As part of the DAB Skin Diseases Research Center (SDRC), the mission of the DAB SDRC Skin Cell Culture Core (SCCC) is to provide valuable resources, services, and training in research techniques for promoting interdisciplinary research in cutaneous biology. Over the last 4 years, our core services have become a vital resource to a diverse community of 35 UAB SDRC members and 12 new investigators representing 22 departments who depend upon our expertise to facilitate and support studies relating to cutaneous biology. The SCCC faculty and research staff have established expertise in the generation and maintenance of purified epidermal and dermal primary cell subsets, derived primarily from murine and human skin tissues or biopsy samples, in monolayer or organotypic cultures. We propose to continue to support and promote cutaneous research at UAB with the following specific aims: 1) To provide a central source of epidermal and dermal cell types from murine and human tissues to Center members in a cost efficient manner. 2) To maintain quality control measures that ensure the distribution of standardized contamination-free cultures. 3) To provide expertise in generating specialized cell culture systems and transfecting skin cells from either human or mouse sources. 4) To optimize methods for continuous long-term culture and immortalization protocols of murine keratinocytes derived from wild type and mutant mouse strains to accommodate increased demand by SDRC members. By providing various cell types at a cost that encourages new exploration and innovation, the SDRC SCCC has been essential for enhancing the quality and expanding the breadth of cutaneous research performed by multiple UAB investigators during last 4 years. We propose to continue and improve upon this vital service.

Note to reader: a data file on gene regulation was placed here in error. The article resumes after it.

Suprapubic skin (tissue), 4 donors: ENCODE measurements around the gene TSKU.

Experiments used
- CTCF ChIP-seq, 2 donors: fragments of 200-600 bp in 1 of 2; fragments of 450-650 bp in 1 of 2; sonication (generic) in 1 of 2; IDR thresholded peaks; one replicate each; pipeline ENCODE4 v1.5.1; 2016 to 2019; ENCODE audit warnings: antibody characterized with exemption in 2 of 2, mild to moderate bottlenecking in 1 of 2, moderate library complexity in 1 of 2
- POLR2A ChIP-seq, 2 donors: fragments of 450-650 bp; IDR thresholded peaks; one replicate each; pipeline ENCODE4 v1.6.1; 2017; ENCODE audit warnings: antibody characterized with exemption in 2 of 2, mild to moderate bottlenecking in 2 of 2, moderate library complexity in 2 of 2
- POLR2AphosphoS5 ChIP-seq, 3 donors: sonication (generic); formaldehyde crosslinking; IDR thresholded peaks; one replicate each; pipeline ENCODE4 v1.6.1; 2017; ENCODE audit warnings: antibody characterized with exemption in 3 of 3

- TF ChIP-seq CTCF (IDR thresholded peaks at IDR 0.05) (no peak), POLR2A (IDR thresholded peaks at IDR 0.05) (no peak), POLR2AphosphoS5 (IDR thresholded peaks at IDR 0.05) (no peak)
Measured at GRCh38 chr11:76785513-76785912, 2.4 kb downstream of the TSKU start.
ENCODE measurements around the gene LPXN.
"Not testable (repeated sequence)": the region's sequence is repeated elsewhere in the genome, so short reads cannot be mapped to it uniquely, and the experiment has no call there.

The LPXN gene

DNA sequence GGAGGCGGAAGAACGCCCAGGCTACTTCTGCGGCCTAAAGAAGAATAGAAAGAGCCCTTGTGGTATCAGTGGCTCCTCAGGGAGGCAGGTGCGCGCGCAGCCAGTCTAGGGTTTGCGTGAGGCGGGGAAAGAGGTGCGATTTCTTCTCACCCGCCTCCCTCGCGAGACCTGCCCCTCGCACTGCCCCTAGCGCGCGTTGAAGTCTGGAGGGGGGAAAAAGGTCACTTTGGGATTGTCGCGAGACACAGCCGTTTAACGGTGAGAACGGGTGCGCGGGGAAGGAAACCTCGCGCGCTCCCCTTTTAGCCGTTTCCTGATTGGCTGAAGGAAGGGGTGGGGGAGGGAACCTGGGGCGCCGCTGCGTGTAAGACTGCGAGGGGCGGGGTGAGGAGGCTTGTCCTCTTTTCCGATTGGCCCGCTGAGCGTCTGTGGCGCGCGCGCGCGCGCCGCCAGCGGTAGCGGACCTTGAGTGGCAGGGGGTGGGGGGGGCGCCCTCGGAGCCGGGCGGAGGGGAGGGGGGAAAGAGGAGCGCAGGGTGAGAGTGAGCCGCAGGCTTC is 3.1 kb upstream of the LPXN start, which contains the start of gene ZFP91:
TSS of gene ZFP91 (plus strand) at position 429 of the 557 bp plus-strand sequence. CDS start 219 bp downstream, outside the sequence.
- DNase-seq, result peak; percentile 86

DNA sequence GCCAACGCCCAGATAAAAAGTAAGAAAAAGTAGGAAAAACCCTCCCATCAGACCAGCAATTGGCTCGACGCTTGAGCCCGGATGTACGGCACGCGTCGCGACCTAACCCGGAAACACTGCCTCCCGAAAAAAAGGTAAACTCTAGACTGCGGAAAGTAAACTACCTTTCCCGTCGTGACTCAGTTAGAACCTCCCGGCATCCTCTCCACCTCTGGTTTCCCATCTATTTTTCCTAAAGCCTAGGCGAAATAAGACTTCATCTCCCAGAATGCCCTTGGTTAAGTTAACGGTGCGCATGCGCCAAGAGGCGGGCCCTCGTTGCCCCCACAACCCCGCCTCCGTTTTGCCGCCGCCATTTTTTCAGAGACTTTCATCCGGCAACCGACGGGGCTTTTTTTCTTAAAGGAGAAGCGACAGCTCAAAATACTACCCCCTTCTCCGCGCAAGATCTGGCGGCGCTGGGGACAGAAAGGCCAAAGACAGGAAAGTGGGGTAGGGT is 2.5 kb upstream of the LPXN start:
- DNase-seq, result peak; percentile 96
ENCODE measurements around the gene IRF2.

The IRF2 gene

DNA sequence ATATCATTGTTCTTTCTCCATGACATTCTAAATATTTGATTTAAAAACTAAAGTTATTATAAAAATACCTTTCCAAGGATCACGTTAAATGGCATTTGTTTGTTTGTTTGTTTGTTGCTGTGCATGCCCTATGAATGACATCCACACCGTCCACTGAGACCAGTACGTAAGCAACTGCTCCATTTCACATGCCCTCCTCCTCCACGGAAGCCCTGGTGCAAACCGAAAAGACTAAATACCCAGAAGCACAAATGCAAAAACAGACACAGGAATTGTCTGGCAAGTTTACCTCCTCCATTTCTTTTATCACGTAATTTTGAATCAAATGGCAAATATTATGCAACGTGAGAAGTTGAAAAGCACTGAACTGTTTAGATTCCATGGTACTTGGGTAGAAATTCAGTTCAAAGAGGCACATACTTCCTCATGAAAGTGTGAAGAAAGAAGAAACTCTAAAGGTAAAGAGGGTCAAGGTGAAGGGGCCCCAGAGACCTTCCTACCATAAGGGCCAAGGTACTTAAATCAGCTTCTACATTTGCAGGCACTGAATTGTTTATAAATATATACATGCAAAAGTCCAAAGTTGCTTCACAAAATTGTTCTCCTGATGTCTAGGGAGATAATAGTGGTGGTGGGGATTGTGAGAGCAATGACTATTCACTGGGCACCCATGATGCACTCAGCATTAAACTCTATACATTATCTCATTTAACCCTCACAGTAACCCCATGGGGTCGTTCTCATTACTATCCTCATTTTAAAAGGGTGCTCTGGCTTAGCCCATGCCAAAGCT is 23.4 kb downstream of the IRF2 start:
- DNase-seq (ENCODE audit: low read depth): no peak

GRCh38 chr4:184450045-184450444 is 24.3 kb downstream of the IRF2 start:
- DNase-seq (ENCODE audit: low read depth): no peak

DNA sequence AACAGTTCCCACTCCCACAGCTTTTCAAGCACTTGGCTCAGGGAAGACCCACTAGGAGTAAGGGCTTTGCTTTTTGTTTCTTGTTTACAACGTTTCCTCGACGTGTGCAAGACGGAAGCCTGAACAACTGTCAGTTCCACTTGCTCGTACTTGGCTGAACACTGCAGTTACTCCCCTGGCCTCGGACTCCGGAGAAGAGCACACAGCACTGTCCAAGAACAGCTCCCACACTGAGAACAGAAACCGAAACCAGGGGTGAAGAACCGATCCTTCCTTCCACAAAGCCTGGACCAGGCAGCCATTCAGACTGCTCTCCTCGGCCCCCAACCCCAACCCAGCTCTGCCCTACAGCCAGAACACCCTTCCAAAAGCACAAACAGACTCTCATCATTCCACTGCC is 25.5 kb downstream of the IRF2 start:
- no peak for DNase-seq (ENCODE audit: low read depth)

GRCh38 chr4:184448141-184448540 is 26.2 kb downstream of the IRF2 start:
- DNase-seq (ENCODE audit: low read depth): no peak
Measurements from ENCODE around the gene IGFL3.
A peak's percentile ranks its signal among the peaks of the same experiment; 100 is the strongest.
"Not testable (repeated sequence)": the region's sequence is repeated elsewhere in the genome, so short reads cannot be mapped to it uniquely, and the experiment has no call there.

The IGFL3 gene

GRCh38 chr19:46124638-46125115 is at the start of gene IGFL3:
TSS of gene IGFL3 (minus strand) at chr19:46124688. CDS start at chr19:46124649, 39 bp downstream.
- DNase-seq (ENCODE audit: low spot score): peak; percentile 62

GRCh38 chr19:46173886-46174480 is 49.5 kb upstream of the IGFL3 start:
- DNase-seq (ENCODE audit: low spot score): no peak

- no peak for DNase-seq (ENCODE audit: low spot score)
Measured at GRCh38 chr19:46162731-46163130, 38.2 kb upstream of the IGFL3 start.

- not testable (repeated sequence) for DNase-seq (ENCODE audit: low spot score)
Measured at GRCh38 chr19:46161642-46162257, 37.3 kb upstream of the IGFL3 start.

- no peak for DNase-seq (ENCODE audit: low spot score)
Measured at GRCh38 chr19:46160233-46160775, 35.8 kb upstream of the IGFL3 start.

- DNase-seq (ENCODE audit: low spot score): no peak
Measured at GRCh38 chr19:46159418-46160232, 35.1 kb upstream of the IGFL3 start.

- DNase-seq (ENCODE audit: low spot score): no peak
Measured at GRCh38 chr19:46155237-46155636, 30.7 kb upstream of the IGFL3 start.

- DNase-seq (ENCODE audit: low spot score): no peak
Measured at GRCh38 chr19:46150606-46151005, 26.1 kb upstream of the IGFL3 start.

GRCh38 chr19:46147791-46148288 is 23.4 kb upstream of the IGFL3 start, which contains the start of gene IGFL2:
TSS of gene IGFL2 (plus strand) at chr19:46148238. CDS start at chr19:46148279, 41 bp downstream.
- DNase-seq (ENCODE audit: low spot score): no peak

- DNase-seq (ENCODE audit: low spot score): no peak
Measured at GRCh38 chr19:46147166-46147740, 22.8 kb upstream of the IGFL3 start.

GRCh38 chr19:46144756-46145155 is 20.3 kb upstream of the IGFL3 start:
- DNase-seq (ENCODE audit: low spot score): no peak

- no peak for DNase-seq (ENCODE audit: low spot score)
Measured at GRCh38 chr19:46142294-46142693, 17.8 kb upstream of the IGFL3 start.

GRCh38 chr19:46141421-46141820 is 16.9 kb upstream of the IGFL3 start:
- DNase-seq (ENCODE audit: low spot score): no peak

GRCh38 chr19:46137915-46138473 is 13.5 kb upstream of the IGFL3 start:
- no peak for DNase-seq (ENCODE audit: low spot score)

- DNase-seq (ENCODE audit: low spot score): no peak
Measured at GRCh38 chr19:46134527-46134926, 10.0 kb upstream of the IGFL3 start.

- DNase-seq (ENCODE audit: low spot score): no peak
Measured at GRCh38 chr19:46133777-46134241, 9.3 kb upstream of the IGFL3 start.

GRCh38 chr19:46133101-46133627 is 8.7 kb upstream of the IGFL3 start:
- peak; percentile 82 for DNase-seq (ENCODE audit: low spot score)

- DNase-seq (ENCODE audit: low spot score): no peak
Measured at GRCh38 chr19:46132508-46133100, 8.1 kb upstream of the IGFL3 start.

The ability to provide skin cell cutlures and assistance in dermatologic research to investigators at UAB will faciliate new exploration that will expand the breadth of cutaneous research and promote innovative approaches that can lead to break throughs in treating dermatologic disorders.
|Tanner, Scott M; Daft, Joseph G; Hill, Stephanie A et al. (2016) Altered T-Cell Balance in Lymphoid Organs of a Mouse Model of Colorectal Cancer. J Histochem Cytochem 64:753-767|
|Stoll, M L; Kumar, R; Lefkowitz, E J et al. (2016) Fecal metabolomics in pediatric spondyloarthritis implicate decreased metabolic diversity and altered tryptophan metabolism as pathogenic factors. Genes Immun 17:400-405|
|Subramaniam, Akila; Kumar, Ranjit; Cliver, Suzanne P et al. (2016) Vaginal Microbiota in Pregnancy: Evaluation Based on Vaginal Flora, Birth Outcome, and Race. Am J Perinatol 33:401-8|
|Li, Xingsheng; Ellis, Melissa L; Dowell, Alexander E et al. (2016) Response of germ-free mice to colonization with O. formigenes and altered Schaedler flora. Appl Environ Microbiol :|
|Edwards, Rodney K; Kumar, Ranjit; Zhi, Degui et al. (2016) Gravidas with class III obesity: evaluating the abdominal skin microbiota above and below the panniculus (.). J Matern Fetal Neonatal Med 29:3312-6|
|Kumar, Ranjit; Maynard, Craig L; Eipers, Peter et al. (2016) Colonization potential to reconstitute a microbe community in patients detected early after fecal microbe transplant for recurrent C. difficile. BMC Microbiol 16:5|
|Wu, Lizhi; Chaudhary, Sandeep C; Atigadda, Venkatram R et al. (2016) Retinoid X Receptor Agonists Upregulate Genes Responsible for the Biosynthesis of All-Trans-Retinoic Acid in Human Epidermis. PLoS One 11:e0153556|
|Demark-Wahnefried, Wendy; Nix, Jeffery W; Hunter, Gary R et al. (2016) Feasibility outcomes of a presurgical randomized controlled trial exploring the impact of caloric restriction and increased physical activity versus a wait-list control on tumor characteristics and circulating biomarkers in men electing prostatectomy for BMC Cancer 16:61|
|Lal, Charitharth Vivek; Travers, Colm; Aghai, Zubair H et al. (2016) The Airway Microbiome at Birth. Sci Rep 6:31023|
|Berman, Brian; Ellis, Charles; Elmets, Craig (2016) Polypodium Leucotomos--An Overview of Basic Investigative Findings. J Drugs Dermatol 15:224-8|
Showing the most recent 10 out of 210 publications